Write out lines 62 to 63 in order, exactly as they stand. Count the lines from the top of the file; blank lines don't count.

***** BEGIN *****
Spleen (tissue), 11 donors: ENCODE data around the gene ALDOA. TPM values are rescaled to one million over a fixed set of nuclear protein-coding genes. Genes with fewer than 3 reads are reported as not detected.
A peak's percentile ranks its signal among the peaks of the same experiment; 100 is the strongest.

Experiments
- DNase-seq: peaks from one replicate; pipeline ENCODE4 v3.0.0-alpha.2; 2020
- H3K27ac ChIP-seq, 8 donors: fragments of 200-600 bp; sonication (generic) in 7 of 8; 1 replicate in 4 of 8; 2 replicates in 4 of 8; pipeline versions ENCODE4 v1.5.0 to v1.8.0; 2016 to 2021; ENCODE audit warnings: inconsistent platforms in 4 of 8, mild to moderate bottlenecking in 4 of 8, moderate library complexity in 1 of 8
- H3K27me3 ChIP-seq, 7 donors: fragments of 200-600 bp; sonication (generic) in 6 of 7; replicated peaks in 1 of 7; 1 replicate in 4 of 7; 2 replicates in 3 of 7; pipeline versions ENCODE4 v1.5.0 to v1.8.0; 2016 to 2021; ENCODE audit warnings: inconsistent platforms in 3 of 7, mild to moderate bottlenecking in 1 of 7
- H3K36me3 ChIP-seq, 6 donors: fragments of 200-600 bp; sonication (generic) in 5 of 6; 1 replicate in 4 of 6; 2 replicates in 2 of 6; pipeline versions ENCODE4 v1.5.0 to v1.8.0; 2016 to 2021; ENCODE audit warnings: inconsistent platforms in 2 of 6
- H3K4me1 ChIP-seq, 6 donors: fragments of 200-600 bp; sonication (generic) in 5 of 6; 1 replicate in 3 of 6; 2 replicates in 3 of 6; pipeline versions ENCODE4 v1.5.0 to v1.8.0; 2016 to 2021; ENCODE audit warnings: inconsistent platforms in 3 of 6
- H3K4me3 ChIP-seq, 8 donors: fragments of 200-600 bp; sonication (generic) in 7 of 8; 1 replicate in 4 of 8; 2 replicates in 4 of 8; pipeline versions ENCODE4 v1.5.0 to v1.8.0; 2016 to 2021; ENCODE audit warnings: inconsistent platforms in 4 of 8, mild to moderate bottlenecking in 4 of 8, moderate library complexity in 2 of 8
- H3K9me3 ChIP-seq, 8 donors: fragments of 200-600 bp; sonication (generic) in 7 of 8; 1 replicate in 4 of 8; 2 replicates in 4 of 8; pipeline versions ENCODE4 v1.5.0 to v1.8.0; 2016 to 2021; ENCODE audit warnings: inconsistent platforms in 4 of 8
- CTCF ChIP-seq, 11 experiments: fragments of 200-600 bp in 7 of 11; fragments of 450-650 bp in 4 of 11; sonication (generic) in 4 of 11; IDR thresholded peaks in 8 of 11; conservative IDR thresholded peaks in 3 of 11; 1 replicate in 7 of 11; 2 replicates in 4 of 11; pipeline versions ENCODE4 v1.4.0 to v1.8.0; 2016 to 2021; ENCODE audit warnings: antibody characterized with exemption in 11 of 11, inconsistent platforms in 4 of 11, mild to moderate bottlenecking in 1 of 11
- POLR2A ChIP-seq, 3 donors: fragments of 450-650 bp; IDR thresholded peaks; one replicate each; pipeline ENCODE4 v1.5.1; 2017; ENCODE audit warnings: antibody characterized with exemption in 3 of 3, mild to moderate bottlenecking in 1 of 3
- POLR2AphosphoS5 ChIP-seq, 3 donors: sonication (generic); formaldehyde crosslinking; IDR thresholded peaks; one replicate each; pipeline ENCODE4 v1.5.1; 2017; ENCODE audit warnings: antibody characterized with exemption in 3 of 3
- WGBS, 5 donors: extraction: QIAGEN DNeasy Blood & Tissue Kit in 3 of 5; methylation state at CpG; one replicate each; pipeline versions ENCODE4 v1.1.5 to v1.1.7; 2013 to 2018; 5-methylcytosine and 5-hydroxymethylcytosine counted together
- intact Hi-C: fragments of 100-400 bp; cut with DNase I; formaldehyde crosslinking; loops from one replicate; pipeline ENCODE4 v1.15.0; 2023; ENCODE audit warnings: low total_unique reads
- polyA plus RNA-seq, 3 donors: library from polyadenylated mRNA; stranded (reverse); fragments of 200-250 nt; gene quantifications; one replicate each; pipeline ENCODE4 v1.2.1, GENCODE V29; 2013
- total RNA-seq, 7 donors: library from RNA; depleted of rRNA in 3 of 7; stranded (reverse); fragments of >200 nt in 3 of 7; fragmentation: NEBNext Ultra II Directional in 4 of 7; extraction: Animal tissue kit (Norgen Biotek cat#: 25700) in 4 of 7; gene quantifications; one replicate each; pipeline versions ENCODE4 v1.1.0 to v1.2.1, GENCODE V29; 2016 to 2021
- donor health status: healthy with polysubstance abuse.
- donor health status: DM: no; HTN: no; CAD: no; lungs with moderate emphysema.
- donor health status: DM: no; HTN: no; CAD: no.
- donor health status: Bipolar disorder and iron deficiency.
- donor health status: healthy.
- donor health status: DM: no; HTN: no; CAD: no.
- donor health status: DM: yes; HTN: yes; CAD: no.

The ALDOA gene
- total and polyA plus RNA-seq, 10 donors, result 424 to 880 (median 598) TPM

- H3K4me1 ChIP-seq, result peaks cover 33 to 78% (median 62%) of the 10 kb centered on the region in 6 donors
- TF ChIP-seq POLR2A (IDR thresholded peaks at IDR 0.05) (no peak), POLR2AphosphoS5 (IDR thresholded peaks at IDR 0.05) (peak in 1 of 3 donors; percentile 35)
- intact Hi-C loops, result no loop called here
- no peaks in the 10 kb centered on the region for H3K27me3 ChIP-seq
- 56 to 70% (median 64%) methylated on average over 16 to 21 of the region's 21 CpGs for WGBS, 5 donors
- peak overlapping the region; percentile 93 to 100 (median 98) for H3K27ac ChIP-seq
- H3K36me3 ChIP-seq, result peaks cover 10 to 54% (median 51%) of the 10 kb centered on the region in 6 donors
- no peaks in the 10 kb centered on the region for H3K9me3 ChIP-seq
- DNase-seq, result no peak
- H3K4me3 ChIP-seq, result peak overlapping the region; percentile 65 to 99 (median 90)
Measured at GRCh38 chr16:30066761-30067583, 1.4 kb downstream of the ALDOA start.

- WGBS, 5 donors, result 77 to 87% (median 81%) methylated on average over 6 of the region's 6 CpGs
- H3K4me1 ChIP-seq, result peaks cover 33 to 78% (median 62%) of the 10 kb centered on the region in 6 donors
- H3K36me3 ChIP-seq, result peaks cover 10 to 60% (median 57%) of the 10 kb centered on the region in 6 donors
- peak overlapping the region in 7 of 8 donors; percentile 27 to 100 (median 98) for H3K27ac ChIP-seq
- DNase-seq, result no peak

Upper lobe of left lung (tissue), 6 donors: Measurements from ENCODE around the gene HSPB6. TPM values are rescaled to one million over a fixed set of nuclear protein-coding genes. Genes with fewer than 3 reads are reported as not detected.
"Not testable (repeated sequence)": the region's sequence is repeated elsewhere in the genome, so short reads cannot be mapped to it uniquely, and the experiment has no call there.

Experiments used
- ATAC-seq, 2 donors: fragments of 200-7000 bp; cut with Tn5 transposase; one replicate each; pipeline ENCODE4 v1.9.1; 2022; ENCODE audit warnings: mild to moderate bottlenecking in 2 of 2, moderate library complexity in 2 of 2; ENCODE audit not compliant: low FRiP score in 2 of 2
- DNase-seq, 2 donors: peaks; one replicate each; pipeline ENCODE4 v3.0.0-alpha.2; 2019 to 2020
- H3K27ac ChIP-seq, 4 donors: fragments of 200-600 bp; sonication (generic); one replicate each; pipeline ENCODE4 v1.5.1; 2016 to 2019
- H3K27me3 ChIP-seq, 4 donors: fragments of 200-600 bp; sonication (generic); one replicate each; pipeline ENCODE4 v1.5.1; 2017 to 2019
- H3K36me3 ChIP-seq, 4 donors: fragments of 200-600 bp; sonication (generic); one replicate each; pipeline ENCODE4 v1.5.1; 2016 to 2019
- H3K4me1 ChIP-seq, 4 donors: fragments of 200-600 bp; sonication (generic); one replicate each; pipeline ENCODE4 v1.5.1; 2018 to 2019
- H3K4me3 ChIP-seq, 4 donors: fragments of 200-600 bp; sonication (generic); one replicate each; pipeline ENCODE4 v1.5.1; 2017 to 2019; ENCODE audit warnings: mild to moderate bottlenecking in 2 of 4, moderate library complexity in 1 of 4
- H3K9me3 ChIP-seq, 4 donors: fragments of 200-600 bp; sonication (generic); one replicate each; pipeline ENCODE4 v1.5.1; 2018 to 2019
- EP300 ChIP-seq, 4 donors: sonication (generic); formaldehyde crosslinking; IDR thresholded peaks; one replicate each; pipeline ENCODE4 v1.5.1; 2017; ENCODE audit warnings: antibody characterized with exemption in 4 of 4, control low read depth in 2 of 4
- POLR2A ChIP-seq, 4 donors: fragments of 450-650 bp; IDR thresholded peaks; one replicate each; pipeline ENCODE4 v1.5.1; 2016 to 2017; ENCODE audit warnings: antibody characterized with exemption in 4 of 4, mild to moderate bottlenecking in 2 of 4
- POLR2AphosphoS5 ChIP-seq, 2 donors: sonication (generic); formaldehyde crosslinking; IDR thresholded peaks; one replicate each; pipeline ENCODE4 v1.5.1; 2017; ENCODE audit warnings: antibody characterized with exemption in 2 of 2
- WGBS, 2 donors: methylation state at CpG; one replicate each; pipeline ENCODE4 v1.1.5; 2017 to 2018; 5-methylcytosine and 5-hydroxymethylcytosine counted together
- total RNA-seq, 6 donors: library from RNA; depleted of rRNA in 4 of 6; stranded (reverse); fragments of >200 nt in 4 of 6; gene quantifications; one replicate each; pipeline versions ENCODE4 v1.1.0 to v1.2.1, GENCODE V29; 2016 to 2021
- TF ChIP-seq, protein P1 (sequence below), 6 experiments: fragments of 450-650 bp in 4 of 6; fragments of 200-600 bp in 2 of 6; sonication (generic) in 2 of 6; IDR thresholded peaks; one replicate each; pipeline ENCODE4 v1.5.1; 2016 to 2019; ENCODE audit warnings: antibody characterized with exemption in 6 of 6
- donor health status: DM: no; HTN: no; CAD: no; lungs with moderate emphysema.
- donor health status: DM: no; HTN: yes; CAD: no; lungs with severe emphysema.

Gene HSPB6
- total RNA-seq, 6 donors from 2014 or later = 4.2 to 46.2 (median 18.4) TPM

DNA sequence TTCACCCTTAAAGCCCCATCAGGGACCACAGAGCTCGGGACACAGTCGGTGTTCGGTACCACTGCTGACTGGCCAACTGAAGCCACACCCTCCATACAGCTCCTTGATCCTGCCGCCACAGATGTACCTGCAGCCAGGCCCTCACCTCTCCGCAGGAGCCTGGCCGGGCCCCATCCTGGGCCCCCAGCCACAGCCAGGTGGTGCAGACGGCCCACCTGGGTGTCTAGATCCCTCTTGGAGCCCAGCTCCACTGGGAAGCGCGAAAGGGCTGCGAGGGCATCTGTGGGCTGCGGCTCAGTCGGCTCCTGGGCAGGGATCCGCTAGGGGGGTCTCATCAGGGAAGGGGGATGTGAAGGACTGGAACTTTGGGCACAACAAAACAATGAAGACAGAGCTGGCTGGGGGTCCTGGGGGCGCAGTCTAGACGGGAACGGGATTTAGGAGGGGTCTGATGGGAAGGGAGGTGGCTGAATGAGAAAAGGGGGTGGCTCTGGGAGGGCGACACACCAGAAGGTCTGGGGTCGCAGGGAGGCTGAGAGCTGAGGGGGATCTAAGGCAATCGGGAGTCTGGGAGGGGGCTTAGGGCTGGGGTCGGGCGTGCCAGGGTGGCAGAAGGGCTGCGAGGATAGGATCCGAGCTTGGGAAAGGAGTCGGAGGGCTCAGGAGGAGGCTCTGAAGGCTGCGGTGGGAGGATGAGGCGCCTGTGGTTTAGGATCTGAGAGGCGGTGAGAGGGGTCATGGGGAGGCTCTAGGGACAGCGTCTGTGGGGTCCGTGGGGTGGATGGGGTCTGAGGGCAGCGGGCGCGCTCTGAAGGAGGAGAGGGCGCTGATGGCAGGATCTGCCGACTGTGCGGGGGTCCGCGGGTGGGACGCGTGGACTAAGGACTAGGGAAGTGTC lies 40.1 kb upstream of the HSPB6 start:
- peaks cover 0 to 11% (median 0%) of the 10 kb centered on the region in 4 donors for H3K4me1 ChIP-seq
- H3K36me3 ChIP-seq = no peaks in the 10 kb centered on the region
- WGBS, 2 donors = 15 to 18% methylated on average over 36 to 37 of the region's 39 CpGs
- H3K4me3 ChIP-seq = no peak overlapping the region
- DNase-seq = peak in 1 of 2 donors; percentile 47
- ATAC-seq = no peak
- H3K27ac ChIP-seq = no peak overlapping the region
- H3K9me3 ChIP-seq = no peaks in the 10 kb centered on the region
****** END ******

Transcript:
Gene HSPB6
- total RNA-seq, 6 donors from 2014 or later = 4.2 to 46.2 (median 18.4) TPM